Like most of us, when Paul bought his home he signed two different pieces of paper: a NOTE and a MORTGAGE. The note was Paul’s promise to pay, and the mortgage was Paul’s promise to give the bank the deed.  When Paul decided he didn’t want to keep his home in his bankruptcy he was attempting to discharge his note. The mortgage remains, and Paul will still have to give the bank the deed.

When Paul’s Bankruptcy concludes, and he is granted his discharge, the bank will look at Paul’s payment history and decide when it is appropriate to act on the mortgage. Eventually the bank will file a special kind of foreclosure, an “in rem” or property only foreclosure, to take the deed to the house.  This is required under Illinois law, and takes place in the same court as regular foreclosure and takes the same amount of time.  Paul will have at least 8 months after being served to move out of the home.  During this time the bank may add charges to the balance of the mortgage, but Paul will never be liable to pay on those charges.

In the end Paul felt better. He will have to wait some time for the process to complete, but he can walk away from the house any time he wants, and he has more than ample time to find a new place to live. Confusing letters from the bank are not going to end up with him being charged any money.

If you have any question about your financial situation, or need advice about foreclosure and bankrupcty, consult with my firm. Find us at www.urbanburt.com.

A man who acts as his own attorney has a fool for a client. – (Abraham Lincoln)

February 17th, 2011 by Edmund Urban III

In Judge Cox’s Bankruptcy court room this morning I saw a bankruptcy case dismissed for missing one of the hurdles bankruptcy presents to the inexperienced. Judge Cox rightly informed the debtor his only option was to file again. No refund will be issued and he is out $299 in lost filing fees.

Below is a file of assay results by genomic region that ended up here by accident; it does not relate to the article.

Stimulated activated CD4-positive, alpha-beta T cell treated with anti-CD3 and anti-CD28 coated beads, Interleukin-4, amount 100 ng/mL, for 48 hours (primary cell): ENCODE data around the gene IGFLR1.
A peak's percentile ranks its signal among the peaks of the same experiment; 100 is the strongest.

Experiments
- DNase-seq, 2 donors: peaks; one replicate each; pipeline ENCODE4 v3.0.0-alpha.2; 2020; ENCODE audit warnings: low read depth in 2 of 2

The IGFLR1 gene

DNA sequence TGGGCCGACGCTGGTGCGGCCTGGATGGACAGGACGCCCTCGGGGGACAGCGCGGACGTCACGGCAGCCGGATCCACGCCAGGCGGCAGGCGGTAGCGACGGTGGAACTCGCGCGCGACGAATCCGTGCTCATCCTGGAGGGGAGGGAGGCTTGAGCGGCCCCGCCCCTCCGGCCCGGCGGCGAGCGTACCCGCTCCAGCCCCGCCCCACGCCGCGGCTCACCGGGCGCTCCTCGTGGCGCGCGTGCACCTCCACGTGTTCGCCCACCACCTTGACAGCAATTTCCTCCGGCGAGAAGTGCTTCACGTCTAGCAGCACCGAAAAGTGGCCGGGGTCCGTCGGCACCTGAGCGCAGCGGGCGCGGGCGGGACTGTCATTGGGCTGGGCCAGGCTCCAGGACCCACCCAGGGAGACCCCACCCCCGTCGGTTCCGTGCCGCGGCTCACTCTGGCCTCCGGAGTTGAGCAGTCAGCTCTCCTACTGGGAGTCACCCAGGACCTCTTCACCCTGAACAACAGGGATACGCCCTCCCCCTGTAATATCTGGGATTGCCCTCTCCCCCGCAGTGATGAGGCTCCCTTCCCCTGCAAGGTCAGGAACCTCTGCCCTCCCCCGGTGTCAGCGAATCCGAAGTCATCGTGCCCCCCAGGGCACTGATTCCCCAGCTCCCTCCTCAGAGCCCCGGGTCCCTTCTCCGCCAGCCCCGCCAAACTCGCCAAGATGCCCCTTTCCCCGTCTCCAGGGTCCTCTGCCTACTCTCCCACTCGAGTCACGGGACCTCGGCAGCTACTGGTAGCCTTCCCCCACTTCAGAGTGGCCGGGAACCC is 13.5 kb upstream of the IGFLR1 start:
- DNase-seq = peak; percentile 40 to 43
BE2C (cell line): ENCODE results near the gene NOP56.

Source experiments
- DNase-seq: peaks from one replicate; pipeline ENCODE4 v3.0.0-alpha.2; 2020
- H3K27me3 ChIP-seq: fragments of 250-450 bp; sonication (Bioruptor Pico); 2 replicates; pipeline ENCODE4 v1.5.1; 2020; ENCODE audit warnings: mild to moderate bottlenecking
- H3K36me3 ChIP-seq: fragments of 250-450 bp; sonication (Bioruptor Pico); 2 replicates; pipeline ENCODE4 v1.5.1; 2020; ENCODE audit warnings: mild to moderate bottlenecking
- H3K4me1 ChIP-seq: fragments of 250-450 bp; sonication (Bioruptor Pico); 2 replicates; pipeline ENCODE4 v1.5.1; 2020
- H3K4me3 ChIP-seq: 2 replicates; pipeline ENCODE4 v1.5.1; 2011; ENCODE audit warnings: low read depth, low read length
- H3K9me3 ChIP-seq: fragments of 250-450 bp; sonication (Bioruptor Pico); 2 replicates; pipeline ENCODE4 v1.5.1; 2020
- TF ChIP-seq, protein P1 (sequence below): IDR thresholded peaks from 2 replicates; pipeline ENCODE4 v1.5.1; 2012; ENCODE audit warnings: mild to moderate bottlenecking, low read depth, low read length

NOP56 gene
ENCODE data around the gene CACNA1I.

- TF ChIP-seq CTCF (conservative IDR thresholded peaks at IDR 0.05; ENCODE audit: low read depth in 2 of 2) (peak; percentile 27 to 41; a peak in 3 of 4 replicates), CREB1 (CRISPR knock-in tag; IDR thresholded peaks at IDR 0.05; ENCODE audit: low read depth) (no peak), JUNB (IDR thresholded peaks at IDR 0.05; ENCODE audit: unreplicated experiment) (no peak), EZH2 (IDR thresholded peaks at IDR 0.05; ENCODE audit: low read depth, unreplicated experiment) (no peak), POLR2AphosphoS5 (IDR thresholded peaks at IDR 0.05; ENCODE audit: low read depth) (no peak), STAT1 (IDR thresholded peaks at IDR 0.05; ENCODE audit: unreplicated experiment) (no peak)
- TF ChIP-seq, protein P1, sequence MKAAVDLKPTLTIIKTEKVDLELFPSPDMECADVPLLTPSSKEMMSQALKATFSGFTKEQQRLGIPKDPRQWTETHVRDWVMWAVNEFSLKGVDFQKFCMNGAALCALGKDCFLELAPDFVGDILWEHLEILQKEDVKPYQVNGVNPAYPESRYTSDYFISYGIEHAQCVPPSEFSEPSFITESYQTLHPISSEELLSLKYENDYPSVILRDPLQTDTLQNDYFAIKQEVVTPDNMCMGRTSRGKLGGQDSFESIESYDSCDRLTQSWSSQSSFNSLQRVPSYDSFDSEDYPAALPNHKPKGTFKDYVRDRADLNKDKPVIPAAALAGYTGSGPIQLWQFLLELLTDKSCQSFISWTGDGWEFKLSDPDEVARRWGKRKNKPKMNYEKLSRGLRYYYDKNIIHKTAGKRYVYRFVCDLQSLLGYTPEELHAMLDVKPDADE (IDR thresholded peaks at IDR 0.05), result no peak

The mistake this debtor made is pretty common. Looking to save attorney’s fees this gentleman filed a bankruptcy ‘pro-se’ or without an attorney. His petition was filed and the case was opened. Unfortunately he had failed to take an accredited credit counseling class.

§ 521(b)(1) of the Bankruptcy Code provides this absolute requirement for people filing bankruptcy: file a certificate from an approved non-profit credit counseling agency. The certificate must also be dated before your date of filing. If you take the class after you file your case will still be dismissed. Finally, you have to file the certificate of credit counseling within the 14 days after you open your case.

This morning Judge Cox asked the gentleman if he had an attorney, which he did not. Then she asked him if he had taken credit counseling before he filed. Judge Cox was plainly unhappy to hear that he had not, and that she had to dismiss the case. Now if this man wants Bankruptcy protection he will have to refile, costing him another $299 for his Chapter 7.

This is a mistake no good attorney will make, but it is frequently made by the pro-se filer. Considering the cost of a filing fee ($299) it is not a painless mistake either. If you are considering filing a bankruptcy, please consider meeting with one of my firm’s skilled attorneys first. Find us at www.urbanburt.com.